Dungeon Keeper has always felt important to me, and I’ve rarely analysed why, for the same reason I don’t question why I like cheddar cheese or very tall buildings. For my young sensibilities, it was the right game the right time, and as such it feels like it’s almost always been there: “I like Dungeon Keeper” is simply something I’ve always been able to say. Unfortunately, this also means I recognise when a game isn’t Dungeon Keeper, and it’s very hard to draw a distinct dividing line between adroitly noticing that something feels off and a deep-set resistance to any aspect of it changing even slightly.
That was my disclaimer of sorts: please keep it in mind for the rest of this piece. War For The Overworld is an unofficial sequel to the late-90s Dungeon Keeper games, although perhaps that’s going too far. It might be more accurate to say it’s a remake of Dungeon Keeper II, tweaked to have a less rigid structure, a mild graphics boost and with every unit and building replaced with a close analogue that should keep Dungeon Keeper keepers EA at bay.
Dungeon Keeper, to belatedly recap for the already confused, was a game in which you take the role of malevolent architect and manager of an underground lair, in which assorted beasties are trained and catered for with the eventual aim of wiping out invading ‘heroes’ or rival keepers. It offered a far more straightforward and limited take of the dig-to-design ethos long before Minecraft did it, and it threw in real-time strategy battles in which you had only limited control of minions who didn’t entirely want to be there.
War For The Overworld, at heart, is that again. The key beats are brought across intact: tag blocks to have your worker minions go and mine them, drag oblongs to construct assorted rooms within spaces you’ve opened up, build traps and research spells to increase your offence and defence possibilities. Much of Overworld feels, satisfyingly, like second nature: the basic, essential feel of Dungeon Keeper is there. Something in me really, really enjoys drawing lines and rectangles on the rock then seeing it slowly chipped away into a workable space, and I’m relieved that Overworld has recreated rather than remixed this. If I don’t look too closely, at times I’m right back there in 1997.
As much as I’d love to claim I’m a tireless pursuant of The New, the reality is that, yes, in this instance I want a shinier remake of Dungeon Keeper. While this means I find Overworld intrinsically compelling, it also means I’m troubled by its changes. These are focused on two fronts, the first of which is the creature design. Overworld has to play it safe here, as to sail too close to the copyright wind would have seen the whole project shut down, but I really do struggle to feel that it’s imbued its characters with as much distinctiveness and personality as Dungeon Keeper did.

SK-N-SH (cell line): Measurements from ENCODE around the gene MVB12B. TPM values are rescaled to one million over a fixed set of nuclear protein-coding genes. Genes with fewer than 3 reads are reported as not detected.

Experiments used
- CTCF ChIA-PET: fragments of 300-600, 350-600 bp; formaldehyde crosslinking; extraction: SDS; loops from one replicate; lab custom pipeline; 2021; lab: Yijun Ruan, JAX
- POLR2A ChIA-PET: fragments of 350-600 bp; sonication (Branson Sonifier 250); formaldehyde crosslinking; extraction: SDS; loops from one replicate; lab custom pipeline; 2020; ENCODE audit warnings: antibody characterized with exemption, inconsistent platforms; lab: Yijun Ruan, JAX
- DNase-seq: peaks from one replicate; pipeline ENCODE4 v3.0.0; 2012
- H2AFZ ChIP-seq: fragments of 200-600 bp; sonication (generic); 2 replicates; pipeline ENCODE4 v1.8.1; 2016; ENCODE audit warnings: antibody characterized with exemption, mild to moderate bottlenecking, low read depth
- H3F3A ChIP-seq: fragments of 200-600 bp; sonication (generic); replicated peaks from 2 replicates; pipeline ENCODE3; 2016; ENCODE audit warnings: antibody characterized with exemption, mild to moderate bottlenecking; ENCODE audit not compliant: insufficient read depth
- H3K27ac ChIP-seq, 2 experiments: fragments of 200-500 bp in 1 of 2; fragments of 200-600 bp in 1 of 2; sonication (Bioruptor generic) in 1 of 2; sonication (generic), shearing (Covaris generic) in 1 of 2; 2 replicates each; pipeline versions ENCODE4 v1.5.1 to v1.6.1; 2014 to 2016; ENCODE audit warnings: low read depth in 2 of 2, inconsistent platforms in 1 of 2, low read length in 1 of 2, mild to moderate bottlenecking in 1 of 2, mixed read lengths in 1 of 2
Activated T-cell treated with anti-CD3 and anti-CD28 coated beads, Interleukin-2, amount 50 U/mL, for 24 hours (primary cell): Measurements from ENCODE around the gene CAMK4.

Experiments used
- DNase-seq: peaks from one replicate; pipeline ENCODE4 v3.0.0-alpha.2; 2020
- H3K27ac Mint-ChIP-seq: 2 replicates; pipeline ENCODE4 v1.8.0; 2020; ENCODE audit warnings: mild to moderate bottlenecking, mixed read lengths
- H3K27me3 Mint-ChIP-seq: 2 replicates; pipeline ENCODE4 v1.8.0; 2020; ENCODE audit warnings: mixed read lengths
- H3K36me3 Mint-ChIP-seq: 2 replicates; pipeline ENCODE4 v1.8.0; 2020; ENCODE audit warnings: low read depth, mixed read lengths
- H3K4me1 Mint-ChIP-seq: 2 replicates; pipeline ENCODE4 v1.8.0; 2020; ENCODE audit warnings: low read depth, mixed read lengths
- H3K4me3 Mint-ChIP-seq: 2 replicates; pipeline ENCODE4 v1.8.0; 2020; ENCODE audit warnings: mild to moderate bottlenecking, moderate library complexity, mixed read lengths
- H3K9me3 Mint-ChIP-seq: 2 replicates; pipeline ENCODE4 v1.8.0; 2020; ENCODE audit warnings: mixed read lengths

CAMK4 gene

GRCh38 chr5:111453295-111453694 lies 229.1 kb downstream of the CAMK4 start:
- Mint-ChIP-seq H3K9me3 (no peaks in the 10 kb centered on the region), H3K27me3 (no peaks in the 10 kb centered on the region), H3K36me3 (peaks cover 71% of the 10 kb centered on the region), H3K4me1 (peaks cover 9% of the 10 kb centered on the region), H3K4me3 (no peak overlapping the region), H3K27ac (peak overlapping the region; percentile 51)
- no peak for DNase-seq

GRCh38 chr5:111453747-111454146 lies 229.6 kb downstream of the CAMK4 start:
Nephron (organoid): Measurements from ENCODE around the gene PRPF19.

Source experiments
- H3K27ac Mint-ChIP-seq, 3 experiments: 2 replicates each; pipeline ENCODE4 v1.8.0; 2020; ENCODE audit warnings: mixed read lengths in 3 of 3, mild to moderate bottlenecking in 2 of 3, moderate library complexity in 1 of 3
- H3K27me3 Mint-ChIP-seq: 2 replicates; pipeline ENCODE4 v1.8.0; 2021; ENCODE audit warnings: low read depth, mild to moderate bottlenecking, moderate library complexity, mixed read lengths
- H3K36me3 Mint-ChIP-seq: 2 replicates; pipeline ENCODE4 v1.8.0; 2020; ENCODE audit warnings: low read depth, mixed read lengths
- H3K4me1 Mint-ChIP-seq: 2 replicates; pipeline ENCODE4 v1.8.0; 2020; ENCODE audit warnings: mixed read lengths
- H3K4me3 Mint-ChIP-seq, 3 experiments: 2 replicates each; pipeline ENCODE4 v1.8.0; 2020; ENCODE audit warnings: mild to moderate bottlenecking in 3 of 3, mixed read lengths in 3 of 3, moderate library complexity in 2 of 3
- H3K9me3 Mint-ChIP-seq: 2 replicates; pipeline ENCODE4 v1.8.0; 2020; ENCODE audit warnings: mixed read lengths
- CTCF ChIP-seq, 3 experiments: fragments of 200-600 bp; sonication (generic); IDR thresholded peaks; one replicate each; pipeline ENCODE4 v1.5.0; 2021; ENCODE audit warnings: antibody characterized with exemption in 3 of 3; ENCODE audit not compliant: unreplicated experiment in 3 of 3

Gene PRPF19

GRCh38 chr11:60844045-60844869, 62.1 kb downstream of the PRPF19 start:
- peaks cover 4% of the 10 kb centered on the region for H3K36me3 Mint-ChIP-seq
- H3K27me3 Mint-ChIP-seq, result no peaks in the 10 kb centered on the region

Then again, and this is very important to keep in mind, what seemed distinctive and characterful to a teenage boy in the late 90s may well not have been distinctive and characterful by any other yardstick. Big, fat, red farting demons were the height of wit to a kid who only read Pratchett books at the most superficial level, after all, and it’s true to say there are plenty of DK creatures I can’t quite recall the names of if they’re not in front of me. But what I could and can do is tell what everything does and what its non-combat purpose is at a glance; that isn’t entirely the case with Overworld. The defining characteristics of so many of them are ‘brown and spiky.’ There are a couple which stand out, like the guy with an anvil for a head and the Succubi, the unit closest to the DK original (The Mistress, a comedy S&M character who went on to be cynically used at the lad-pandering forefront of DK2’s marketing), but all told it’s this indistinct throng.
Clearly I can tell what everything is if I look closely, but there is this double-whammy of sameness to many of them and in turn not really caring about them. They don’t feel like little, ill-tempered characters in my dungeon, they simply feel like fodder. Maybe that’s appropriate – I’m not roleplaying as a world-shattering tyrant with a secret heart of gold, after all – but it’s this slight blandness I can’t move past. Completely gone is any sense that my creatures are on the verge of killing each other; they’ll get unhappy if needs aren’t met, but there isn’t that Jurassic Park feel, that things could go horribly wrong at any given moment due to the absurdity of thinking I can tell monsters what to do.